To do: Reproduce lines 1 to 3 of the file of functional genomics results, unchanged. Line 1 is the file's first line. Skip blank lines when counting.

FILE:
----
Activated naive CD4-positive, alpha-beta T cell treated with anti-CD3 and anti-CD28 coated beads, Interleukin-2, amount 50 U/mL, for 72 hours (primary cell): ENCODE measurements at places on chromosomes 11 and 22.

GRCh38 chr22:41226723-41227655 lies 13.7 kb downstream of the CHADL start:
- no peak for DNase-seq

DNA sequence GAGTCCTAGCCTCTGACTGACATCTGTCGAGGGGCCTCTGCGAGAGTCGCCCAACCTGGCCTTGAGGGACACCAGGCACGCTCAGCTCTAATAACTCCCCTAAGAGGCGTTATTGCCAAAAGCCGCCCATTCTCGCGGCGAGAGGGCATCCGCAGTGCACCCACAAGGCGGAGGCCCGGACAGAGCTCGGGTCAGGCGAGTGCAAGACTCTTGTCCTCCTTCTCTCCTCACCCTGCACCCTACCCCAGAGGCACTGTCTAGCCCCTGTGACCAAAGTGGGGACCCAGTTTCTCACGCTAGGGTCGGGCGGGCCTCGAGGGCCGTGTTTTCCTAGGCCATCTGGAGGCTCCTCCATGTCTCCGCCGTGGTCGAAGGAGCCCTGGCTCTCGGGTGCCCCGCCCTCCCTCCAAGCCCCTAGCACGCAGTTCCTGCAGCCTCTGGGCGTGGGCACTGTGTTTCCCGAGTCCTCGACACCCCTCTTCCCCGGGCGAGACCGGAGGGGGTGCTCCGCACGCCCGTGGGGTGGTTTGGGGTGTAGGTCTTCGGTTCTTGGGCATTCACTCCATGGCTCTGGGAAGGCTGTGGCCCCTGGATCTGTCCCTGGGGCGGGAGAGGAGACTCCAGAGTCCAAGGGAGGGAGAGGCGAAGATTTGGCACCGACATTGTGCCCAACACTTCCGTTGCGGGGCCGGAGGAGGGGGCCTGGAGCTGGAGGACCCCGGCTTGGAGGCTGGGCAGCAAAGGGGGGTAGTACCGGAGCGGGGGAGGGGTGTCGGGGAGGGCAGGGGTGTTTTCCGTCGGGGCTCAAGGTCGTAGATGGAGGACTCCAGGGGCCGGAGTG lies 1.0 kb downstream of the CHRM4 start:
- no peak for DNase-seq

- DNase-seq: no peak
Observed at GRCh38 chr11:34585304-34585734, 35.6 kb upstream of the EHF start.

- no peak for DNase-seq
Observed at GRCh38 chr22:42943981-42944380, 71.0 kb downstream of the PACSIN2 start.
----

Activated naive CD4-positive, alpha-beta T cell treated with anti-CD3 and anti-CD28 coated beads, Interleukin-2, amount 50 U/mL, for 72 hours (primary cell): ENCODE measurements at places on chromosomes 11 and 22.

GRCh38 chr22:41226723-41227655 lies 13.7 kb downstream of the CHADL start:
- no peak for DNase-seq